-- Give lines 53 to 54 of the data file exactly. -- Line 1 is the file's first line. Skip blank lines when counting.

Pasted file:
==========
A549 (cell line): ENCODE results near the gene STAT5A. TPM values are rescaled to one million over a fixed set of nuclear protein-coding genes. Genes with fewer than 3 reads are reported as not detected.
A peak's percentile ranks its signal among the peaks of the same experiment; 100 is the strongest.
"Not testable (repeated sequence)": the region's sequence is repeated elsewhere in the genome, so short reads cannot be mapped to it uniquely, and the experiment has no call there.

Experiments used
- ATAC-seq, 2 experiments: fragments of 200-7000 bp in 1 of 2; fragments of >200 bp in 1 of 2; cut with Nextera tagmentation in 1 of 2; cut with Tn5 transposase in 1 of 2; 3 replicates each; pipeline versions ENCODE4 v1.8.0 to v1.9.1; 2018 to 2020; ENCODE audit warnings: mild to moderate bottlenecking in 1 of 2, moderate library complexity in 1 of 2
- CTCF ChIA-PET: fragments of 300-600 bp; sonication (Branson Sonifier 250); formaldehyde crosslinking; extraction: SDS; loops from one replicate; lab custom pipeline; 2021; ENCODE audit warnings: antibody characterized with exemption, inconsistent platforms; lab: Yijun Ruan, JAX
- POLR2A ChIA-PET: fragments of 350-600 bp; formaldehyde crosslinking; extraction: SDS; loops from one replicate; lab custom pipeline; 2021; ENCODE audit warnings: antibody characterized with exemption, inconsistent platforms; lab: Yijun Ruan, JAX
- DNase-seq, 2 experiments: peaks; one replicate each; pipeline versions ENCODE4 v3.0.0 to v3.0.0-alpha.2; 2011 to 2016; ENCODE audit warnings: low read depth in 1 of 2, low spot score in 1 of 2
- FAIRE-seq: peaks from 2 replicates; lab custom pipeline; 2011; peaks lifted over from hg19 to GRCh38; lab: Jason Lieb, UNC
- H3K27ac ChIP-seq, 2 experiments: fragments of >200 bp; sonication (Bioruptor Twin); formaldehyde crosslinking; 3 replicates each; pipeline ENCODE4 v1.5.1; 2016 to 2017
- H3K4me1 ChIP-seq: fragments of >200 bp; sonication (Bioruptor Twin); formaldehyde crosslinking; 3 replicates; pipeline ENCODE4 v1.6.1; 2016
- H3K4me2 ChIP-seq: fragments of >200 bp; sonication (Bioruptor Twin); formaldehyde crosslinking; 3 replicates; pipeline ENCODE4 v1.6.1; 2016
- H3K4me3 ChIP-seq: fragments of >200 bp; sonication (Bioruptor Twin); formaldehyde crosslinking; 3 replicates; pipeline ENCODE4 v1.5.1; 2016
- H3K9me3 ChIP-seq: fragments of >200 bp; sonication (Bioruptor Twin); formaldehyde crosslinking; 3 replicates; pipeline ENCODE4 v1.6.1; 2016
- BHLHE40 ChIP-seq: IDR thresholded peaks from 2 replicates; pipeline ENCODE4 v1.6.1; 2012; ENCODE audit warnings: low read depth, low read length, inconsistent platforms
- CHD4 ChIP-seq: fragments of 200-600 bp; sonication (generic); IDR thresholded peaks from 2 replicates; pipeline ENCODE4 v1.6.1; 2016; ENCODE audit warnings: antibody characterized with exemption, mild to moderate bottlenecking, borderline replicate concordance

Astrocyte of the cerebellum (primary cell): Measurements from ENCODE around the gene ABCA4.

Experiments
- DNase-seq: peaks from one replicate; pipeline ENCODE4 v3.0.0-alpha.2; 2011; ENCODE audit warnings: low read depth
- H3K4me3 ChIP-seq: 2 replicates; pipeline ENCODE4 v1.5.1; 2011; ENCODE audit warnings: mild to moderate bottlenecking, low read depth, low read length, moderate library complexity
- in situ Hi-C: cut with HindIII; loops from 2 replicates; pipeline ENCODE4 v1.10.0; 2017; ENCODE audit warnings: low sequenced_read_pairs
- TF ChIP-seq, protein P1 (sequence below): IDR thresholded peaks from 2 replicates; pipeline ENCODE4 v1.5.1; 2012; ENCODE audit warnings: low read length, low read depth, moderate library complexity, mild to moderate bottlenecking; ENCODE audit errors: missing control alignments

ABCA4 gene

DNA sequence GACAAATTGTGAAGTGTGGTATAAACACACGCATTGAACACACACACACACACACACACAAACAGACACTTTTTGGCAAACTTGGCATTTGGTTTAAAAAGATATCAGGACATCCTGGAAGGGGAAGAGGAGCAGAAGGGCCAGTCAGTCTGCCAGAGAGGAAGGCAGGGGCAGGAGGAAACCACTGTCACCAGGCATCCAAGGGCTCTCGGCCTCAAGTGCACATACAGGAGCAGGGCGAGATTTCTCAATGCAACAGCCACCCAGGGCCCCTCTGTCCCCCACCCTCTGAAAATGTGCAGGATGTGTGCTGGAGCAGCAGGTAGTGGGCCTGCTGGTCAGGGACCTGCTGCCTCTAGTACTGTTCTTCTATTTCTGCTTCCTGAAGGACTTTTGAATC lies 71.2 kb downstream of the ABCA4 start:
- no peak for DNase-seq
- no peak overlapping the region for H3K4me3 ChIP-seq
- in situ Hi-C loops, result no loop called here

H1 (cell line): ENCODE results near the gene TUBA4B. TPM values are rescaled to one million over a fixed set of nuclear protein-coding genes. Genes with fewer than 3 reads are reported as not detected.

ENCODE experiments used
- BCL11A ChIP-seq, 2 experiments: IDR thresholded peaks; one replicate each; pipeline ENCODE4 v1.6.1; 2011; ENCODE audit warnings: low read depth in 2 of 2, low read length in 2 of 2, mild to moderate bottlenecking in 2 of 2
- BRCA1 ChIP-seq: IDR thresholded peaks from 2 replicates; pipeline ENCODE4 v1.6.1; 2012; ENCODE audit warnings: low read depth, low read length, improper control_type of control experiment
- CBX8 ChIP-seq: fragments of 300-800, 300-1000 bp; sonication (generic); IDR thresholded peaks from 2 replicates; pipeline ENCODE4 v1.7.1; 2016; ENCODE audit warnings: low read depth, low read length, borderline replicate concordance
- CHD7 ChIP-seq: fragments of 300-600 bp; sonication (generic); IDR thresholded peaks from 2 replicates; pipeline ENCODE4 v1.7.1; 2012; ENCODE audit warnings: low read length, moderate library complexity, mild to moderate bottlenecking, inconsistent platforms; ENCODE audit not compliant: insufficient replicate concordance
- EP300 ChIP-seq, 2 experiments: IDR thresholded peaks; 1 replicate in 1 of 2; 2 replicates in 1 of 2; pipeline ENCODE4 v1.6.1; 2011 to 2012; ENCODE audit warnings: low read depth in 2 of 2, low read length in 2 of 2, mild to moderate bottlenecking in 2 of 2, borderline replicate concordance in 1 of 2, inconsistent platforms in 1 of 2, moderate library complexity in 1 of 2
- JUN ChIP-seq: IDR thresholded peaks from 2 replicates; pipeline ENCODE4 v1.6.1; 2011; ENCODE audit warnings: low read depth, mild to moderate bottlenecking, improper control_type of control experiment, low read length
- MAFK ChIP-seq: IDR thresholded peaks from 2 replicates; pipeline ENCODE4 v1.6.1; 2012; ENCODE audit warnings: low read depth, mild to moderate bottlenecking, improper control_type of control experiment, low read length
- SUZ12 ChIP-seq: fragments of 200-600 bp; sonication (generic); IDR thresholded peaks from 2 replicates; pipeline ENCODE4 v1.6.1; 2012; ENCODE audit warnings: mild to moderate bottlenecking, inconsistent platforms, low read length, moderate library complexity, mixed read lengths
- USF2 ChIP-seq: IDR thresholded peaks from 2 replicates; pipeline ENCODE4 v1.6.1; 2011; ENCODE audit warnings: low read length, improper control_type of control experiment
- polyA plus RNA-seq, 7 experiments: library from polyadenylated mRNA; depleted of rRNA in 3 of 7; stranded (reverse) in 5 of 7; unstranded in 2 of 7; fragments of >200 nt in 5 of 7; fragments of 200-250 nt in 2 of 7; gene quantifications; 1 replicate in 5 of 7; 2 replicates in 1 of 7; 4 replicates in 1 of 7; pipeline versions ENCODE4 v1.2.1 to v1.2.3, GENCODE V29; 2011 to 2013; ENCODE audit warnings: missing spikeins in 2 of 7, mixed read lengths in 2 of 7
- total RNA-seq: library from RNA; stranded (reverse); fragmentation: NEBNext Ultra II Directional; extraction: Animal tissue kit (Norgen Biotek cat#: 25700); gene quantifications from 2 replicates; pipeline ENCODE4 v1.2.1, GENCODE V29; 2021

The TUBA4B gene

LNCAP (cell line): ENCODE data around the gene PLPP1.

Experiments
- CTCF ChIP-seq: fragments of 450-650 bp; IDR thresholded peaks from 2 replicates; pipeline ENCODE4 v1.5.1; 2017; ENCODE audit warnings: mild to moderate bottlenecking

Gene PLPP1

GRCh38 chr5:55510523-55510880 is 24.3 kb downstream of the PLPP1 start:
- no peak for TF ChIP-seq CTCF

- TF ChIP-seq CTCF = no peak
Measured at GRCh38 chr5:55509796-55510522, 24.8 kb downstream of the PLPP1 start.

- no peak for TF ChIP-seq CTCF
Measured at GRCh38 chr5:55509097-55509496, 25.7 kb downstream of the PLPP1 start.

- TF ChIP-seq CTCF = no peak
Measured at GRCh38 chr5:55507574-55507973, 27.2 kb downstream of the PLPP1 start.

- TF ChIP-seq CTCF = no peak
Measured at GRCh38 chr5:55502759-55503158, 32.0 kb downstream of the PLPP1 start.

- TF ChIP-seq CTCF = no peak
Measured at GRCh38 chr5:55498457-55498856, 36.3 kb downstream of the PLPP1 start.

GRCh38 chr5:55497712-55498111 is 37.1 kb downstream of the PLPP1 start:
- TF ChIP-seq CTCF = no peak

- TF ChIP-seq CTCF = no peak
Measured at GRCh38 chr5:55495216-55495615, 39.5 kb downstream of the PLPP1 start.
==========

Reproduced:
Measured at GRCh38 chr5:55507574-55507973, 27.2 kb downstream of the PLPP1 start.

- TF ChIP-seq CTCF = no peak